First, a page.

Apple AirTags that lets users keep track of personal items is reportedly sending false alarms or ‘phantom’ alerts to iPhone users in the middle of the night, leaving them flummoxed.
According to The Wall Street Journal, some iPhone users have begun receiving alerts, often in the middle of the night, for AirTags that might not be in their path at all.
“The pop-up alerts have sparked confusion and concern, and have led recipients on wild goose chases,” the report said late on Friday.
In normal cases, when a person receives an unknown AirTag alert, they’re supposed to see an accompanying map that shows where and how long the AirTag was detected on their person.
However, the false alarms are accompanied by maps depicting several straight lines radiating from a person’s location.
“The maps on phantom AirTag alerts share a similar pattern: straight red lines radiating out from the user’s location. If an AirTag were in motion (perhaps flying?) along these paths, it would be crossing in the middle of city streets, passing through construction zones, even penetrating walls,” the report explained.
Several iPhone users have even reported receiving such false alarms on Twitter, Reddit and Facebook.
“It was scary. I checked my purse, looked all around to make sure no one put an AirTag on me,” 24-year-old Natalia Garcia was quoted as saying.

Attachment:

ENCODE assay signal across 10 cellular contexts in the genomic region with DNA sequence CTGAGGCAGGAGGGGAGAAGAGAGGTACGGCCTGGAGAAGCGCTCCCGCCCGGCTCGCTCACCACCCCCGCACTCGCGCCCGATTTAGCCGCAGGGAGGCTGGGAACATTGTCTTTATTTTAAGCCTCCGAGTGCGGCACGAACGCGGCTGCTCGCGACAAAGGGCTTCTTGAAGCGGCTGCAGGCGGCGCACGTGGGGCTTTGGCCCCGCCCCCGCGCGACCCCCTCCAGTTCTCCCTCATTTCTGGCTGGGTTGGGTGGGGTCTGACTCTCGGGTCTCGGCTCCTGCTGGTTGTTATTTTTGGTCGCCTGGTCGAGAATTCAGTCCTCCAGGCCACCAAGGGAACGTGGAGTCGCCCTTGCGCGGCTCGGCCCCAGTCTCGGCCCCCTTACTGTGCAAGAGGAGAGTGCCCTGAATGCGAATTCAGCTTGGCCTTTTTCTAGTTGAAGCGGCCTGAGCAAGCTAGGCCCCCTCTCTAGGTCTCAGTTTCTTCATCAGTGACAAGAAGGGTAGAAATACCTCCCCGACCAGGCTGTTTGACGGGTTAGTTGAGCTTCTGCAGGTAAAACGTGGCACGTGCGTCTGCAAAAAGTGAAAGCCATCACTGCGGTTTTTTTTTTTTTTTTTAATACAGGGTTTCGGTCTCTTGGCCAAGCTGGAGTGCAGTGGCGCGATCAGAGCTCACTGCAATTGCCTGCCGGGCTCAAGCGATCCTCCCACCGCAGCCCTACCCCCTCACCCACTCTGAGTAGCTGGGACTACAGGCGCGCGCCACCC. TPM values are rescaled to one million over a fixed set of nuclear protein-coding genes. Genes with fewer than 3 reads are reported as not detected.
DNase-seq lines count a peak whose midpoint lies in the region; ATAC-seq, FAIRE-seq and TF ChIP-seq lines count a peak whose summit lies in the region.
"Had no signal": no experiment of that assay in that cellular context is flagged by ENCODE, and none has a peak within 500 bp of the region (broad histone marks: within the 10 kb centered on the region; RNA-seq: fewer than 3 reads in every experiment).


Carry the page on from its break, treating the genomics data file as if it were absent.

When she tried to make the supposed tracker emit its alarm sound, the Find My app said “AirTag Not Reachable”.
An Apple spokesperson was quoted as saying that such alerts could have resulted from an iPhone receiving Wi-Fi signals that temporarily confused its location services.
In more densely populated areas, “AirTags owned by others nearby could inadvertently trigger unwanted alerts”, the company spokesperson said.
With an aim to curb unwanted tracking, Apple in February announced to make key updates to AirTags that lets users keep track of personal items like their keys, wallet, purse, backpack, luggage and more through the Find My app.
Apple also said it’s been actively working with law enforcement on all AirTag-related requests it receives, and noted it’s able to provide the account details in response to valid law enforcement requests.